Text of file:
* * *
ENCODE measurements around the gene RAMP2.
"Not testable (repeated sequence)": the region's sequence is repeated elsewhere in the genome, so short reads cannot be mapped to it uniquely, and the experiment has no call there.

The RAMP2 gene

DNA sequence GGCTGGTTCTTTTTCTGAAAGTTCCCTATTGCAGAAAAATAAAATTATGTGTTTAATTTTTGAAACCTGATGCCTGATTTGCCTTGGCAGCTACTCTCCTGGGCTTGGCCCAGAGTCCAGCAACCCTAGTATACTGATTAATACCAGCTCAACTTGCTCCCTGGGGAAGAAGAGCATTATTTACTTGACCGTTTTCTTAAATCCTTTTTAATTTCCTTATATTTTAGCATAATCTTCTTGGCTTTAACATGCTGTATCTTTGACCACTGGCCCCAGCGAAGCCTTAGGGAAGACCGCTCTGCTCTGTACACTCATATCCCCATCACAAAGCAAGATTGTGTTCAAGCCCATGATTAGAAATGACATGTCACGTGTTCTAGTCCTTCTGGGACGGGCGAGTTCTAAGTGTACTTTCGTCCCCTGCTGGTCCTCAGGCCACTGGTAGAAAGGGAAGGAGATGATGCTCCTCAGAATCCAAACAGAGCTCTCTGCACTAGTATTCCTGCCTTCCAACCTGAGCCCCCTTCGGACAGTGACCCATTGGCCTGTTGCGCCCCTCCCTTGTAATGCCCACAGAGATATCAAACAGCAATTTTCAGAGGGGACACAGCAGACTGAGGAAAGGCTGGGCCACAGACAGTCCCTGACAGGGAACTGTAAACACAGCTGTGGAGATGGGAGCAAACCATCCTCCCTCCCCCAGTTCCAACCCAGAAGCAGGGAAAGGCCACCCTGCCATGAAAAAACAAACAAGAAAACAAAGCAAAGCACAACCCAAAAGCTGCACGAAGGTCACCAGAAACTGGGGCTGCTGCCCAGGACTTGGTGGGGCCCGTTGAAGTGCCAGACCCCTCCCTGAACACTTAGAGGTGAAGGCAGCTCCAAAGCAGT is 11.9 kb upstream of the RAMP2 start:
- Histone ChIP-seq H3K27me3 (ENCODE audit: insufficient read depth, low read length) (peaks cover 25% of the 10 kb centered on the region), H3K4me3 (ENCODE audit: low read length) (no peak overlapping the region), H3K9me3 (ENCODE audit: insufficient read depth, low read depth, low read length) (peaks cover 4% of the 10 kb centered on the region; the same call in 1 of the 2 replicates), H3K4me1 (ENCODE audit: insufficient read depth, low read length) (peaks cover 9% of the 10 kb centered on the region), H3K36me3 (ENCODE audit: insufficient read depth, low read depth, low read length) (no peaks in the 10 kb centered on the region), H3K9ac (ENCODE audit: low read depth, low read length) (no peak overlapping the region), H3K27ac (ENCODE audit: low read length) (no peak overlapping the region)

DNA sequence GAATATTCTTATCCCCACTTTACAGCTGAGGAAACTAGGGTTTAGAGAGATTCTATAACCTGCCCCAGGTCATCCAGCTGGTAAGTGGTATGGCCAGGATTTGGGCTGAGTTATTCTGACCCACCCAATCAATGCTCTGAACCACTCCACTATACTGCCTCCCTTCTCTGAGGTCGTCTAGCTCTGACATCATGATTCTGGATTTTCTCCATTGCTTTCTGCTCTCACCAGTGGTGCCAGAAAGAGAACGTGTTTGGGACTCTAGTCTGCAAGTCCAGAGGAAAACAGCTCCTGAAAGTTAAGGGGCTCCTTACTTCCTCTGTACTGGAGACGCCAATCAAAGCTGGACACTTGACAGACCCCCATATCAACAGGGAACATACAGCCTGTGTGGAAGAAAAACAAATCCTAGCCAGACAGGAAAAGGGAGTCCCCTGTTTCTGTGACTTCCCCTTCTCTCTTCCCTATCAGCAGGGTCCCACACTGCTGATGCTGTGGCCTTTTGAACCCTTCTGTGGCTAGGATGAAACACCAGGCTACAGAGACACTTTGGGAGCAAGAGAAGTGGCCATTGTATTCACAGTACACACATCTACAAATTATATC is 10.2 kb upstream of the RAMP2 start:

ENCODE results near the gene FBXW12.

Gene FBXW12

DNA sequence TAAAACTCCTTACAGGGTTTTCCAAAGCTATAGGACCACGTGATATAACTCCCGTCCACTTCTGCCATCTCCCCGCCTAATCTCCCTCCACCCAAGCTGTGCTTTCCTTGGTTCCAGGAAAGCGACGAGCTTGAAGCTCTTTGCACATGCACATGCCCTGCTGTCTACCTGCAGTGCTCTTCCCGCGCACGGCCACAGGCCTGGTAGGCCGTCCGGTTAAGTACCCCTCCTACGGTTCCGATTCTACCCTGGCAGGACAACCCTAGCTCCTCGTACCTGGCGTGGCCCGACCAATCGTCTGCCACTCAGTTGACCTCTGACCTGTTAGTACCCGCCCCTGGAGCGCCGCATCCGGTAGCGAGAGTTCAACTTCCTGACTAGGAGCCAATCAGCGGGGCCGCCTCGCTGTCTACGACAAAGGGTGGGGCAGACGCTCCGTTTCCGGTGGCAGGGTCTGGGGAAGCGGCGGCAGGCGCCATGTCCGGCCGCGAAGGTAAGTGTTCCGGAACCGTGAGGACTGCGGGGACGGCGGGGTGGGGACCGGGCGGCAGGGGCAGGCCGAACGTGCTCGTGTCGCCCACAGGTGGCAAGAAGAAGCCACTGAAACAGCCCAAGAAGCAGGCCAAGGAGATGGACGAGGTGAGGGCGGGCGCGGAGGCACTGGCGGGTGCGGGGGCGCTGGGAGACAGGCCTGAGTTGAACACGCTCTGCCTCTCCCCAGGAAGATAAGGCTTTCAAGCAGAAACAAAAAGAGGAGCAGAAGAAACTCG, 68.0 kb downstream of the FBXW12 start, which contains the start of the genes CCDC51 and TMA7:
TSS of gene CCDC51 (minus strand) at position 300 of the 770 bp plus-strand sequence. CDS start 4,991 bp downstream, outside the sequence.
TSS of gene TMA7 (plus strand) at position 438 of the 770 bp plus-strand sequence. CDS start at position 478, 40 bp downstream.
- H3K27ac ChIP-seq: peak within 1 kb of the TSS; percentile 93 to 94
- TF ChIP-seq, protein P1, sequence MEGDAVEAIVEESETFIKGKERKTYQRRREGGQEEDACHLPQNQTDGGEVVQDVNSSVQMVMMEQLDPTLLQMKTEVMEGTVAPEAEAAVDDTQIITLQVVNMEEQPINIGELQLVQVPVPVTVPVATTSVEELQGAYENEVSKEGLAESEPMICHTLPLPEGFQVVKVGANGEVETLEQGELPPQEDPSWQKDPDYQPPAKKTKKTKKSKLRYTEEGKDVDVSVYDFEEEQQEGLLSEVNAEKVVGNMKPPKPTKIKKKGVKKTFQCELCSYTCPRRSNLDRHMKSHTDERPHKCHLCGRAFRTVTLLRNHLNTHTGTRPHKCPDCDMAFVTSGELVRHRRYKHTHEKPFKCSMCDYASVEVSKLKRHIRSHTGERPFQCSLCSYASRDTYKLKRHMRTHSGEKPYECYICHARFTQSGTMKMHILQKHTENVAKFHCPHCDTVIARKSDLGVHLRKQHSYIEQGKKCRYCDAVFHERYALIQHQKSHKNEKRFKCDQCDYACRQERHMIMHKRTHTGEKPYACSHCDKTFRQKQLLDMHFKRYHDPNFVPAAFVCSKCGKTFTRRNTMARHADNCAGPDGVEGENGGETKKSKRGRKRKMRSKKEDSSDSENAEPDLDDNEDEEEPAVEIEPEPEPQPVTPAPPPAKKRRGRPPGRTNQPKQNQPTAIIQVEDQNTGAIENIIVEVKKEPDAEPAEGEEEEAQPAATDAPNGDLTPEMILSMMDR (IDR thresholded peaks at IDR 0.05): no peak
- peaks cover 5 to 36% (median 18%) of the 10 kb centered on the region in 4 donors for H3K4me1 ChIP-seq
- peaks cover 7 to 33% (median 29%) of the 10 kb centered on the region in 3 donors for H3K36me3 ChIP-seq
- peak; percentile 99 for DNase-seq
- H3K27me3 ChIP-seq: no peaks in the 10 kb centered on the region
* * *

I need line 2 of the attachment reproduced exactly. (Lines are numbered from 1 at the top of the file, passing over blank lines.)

"Not testable (repeated sequence)": the region's sequence is repeated elsewhere in the genome, so short reads cannot be mapped to it uniquely, and the experiment has no call there.